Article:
If you’ve got some time to burn, check out the Mystery of Iniquity Blog — the link points to a post in which the author comments on my post (and critique) of Mark Driscoll’s “Jesus wasn’t a hippie in a dress” video. The conversations in response constitute a microcosmic example of just how hard it is for gender-traditionalists and feminists/post-patriarchalists to discuss the core issues that divide us. Here is an enlightening glimpse into the values rift that is at the heart of both our cultural and our ecclesial paralysis.
What’s at the heart of this particular conversation? The Bible and how we interpret it. Basically, the traditionalist position is “The Bible is God’s word, and God is not sexist/misogynistic, therefore the Bible is not sexist/misogynistic.” The post-patriarchal position runs more along the lines of “The Bible is sexist/misogynistic, which means either it fails as God’s word, or it implies that God is also sexist/misogynistic, or at the very least it points to how far we have evolved in both our understanding of God and of ethics; in any case, the Bible remains relevant only to the extent that we can honestly criticize it.”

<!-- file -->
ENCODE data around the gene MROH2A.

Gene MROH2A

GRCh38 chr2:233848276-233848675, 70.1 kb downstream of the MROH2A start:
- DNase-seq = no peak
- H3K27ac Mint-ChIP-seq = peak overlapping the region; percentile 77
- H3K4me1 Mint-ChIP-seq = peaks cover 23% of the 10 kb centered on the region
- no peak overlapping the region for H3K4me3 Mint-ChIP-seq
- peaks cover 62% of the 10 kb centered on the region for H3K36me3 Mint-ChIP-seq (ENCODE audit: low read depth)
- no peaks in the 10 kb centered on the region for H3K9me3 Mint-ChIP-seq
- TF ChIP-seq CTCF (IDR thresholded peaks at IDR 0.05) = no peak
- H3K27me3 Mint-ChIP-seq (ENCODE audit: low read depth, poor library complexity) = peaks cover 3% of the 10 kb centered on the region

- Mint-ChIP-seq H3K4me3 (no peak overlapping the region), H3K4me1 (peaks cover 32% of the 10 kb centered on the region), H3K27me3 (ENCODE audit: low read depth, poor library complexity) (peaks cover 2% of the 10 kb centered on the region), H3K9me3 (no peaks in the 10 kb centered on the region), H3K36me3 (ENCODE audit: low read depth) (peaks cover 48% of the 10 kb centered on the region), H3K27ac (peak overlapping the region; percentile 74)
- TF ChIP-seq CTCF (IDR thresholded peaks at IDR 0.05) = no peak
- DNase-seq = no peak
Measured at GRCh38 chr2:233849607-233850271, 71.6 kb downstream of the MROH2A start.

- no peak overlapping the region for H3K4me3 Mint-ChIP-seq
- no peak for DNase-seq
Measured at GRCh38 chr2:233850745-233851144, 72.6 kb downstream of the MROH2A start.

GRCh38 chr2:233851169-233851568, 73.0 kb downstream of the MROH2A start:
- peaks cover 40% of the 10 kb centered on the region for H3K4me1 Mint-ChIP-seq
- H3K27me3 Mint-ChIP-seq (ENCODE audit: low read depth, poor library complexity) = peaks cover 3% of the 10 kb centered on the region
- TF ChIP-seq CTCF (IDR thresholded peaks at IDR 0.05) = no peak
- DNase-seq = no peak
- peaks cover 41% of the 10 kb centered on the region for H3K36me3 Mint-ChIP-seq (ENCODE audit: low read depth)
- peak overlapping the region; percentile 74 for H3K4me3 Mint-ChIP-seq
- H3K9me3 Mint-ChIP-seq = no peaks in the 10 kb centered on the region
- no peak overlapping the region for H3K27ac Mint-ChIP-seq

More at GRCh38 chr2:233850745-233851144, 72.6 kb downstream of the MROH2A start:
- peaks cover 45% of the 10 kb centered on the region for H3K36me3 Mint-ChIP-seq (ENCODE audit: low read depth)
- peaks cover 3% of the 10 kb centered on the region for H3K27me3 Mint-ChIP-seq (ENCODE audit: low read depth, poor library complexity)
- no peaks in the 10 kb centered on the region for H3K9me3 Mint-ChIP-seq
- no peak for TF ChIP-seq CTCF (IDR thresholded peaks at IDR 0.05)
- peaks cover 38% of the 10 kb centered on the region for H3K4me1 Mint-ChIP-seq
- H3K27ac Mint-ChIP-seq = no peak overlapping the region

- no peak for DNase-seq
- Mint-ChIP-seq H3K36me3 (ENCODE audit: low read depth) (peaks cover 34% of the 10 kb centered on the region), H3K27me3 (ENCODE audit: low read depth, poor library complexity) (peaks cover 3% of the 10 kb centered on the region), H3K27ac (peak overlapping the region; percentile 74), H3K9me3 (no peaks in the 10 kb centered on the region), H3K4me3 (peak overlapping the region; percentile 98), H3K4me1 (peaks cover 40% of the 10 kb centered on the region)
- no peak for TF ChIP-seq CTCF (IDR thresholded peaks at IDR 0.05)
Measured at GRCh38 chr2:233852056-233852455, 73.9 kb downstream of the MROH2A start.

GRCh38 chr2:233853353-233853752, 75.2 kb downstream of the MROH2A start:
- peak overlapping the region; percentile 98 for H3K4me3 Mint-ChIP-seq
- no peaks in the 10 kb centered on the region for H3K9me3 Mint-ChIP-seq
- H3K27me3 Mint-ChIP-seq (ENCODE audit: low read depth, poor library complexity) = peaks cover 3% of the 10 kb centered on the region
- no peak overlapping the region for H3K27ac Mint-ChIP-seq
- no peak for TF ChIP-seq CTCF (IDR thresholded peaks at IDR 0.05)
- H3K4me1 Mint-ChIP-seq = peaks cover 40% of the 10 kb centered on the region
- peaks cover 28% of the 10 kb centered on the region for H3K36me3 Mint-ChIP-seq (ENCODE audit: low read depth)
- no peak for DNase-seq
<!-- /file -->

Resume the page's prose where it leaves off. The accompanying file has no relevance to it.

Similar rifts divide those who argue for and against the acceptance of gay and lesbian persons in church and society; those who argue for and against the morality of legally available abortion, and those who argue for and against the acceptance of religious diversity and interfaith respect.
My friends, we who both love the Christian faith and identify with post-patriarchal, post-homophobic, post-modern ethics, have quite a task before us. We must find ways for the trads and the posties to talk to each other. Not past each other, but to each other. This will be a slow, painful process. But I am convinced that God will have it no other way.